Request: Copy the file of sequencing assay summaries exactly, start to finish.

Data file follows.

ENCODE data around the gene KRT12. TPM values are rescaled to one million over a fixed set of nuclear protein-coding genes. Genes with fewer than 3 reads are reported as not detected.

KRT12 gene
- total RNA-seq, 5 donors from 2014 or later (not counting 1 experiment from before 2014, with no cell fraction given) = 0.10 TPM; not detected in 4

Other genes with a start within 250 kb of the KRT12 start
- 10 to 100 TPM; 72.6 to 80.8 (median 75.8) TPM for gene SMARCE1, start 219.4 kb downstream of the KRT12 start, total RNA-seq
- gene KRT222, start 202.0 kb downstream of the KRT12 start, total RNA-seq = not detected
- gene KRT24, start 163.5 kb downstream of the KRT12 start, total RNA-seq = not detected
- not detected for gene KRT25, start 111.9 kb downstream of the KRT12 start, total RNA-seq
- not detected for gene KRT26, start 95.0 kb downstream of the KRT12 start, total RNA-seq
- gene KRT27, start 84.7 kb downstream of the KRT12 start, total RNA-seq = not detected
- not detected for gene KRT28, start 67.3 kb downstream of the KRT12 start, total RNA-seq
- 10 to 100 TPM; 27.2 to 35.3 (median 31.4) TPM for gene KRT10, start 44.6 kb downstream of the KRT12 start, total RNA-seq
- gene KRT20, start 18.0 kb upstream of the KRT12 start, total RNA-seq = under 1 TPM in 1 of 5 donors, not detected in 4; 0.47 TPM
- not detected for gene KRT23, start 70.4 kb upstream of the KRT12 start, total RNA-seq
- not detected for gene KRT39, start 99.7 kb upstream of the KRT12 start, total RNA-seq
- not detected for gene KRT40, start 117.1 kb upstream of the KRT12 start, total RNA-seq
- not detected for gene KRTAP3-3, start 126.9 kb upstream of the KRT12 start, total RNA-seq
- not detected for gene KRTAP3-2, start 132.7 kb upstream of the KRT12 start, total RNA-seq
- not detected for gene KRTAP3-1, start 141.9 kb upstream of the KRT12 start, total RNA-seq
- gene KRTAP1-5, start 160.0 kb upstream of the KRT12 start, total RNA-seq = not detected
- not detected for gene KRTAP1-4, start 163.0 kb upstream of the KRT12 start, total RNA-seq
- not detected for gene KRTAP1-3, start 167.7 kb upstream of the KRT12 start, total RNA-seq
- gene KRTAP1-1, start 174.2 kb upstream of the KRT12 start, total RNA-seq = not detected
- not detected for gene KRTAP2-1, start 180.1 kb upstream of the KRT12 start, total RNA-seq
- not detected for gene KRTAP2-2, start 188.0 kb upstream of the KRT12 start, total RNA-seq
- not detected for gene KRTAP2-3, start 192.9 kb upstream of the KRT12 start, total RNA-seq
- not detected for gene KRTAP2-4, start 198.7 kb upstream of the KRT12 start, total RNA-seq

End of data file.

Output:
ENCODE data around the gene KRT12. TPM values are rescaled to one million over a fixed set of nuclear protein-coding genes. Genes with fewer than 3 reads are reported as not detected.

KRT12 gene
- total RNA-seq, 5 donors from 2014 or later (not counting 1 experiment from before 2014, with no cell fraction given) = 0.10 TPM; not detected in 4

Other genes with a start within 250 kb of the KRT12 start
- 10 to 100 TPM; 72.6 to 80.8 (median 75.8) TPM for gene SMARCE1, start 219.4 kb downstream of the KRT12 start, total RNA-seq
- gene KRT222, start 202.0 kb downstream of the KRT12 start, total RNA-seq = not detected
- gene KRT24, start 163.5 kb downstream of the KRT12 start, total RNA-seq = not detected
- not detected for gene KRT25, start 111.9 kb downstream of the KRT12 start, total RNA-seq
- not detected for gene KRT26, start 95.0 kb downstream of the KRT12 start, total RNA-seq
- gene KRT27, start 84.7 kb downstream of the KRT12 start, total RNA-seq = not detected
- not detected for gene KRT28, start 67.3 kb downstream of the KRT12 start, total RNA-seq
- 10 to 100 TPM; 27.2 to 35.3 (median 31.4) TPM for gene KRT10, start 44.6 kb downstream of the KRT12 start, total RNA-seq
- gene KRT20, start 18.0 kb upstream of the KRT12 start, total RNA-seq = under 1 TPM in 1 of 5 donors, not detected in 4; 0.47 TPM
- not detected for gene KRT23, start 70.4 kb upstream of the KRT12 start, total RNA-seq
- not detected for gene KRT39, start 99.7 kb upstream of the KRT12 start, total RNA-seq
- not detected for gene KRT40, start 117.1 kb upstream of the KRT12 start, total RNA-seq
- not detected for gene KRTAP3-3, start 126.9 kb upstream of the KRT12 start, total RNA-seq
- not detected for gene KRTAP3-2, start 132.7 kb upstream of the KRT12 start, total RNA-seq
- not detected for gene KRTAP3-1, start 141.9 kb upstream of the KRT12 start, total RNA-seq
- gene KRTAP1-5, start 160.0 kb upstream of the KRT12 start, total RNA-seq = not detected
- not detected for gene KRTAP1-4, start 163.0 kb upstream of the KRT12 start, total RNA-seq
- not detected for gene KRTAP1-3, start 167.7 kb upstream of the KRT12 start, total RNA-seq
- gene KRTAP1-1, start 174.2 kb upstream of the KRT12 start, total RNA-seq = not detected
- not detected for gene KRTAP2-1, start 180.1 kb upstream of the KRT12 start, total RNA-seq
- not detected for gene KRTAP2-2, start 188.0 kb upstream of the KRT12 start, total RNA-seq
- not detected for gene KRTAP2-3, start 192.9 kb upstream of the KRT12 start, total RNA-seq
- not detected for gene KRTAP2-4, start 198.7 kb upstream of the KRT12 start, total RNA-seq